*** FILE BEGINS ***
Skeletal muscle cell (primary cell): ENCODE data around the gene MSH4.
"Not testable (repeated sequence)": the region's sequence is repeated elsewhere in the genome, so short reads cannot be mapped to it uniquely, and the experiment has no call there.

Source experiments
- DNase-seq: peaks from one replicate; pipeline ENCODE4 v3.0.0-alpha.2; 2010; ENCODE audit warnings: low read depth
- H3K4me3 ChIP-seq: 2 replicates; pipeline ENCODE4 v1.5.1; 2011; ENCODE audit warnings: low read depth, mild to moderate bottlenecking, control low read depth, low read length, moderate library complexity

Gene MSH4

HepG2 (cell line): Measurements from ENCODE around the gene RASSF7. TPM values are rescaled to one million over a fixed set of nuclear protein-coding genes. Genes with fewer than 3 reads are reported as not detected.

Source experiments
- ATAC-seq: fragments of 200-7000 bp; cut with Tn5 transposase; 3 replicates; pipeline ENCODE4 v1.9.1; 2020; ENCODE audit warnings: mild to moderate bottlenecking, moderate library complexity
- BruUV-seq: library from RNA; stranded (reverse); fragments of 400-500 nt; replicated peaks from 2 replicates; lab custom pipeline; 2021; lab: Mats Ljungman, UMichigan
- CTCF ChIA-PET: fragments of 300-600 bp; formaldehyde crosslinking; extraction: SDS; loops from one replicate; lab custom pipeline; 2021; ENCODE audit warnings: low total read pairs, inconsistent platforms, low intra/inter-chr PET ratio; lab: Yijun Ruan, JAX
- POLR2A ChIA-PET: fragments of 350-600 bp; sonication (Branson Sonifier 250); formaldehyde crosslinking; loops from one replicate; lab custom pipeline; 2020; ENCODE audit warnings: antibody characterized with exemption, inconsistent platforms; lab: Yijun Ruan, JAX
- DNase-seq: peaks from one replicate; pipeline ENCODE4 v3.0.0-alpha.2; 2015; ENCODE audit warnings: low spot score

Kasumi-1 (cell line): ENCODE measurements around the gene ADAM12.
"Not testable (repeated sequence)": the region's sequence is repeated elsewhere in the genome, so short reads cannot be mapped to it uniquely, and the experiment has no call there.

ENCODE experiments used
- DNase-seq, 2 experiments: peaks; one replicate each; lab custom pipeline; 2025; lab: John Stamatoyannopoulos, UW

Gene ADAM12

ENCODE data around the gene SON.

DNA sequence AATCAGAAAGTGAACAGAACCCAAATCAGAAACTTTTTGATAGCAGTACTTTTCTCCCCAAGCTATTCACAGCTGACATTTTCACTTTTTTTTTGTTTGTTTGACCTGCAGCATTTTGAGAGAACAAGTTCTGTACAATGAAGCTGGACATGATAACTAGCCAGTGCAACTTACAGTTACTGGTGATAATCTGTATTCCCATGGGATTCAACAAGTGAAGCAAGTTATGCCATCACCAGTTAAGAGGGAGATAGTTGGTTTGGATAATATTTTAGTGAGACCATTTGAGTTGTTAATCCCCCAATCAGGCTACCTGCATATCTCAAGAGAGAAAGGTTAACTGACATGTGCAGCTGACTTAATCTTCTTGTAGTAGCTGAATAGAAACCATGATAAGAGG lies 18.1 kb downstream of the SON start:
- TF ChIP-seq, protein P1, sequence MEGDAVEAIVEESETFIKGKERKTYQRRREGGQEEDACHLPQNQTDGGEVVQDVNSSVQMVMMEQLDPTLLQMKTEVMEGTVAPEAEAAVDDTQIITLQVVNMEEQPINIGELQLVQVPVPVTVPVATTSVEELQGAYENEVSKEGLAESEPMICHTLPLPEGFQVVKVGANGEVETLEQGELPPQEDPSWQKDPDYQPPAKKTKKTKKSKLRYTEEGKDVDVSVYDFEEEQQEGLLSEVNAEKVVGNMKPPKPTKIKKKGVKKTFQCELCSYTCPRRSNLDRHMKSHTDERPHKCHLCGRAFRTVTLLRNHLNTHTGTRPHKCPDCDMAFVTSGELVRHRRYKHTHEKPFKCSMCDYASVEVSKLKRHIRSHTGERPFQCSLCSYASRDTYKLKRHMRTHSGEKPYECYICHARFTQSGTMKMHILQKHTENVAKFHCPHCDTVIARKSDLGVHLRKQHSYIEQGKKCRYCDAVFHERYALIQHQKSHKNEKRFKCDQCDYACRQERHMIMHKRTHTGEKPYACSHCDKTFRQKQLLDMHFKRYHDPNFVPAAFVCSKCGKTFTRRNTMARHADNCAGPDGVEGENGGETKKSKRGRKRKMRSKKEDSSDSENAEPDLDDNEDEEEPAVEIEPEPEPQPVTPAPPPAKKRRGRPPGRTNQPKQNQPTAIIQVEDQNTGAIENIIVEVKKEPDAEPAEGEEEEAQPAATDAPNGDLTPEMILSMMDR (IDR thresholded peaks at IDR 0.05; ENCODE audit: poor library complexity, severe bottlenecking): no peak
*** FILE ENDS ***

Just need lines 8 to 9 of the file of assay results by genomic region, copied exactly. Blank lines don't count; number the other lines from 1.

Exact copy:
Source experiments
- ATAC-seq: fragments of 200-7000 bp; cut with Tn5 transposase; 3 replicates; pipeline ENCODE4 v1.9.1; 2020; ENCODE audit warnings: mild to moderate bottlenecking, moderate library complexity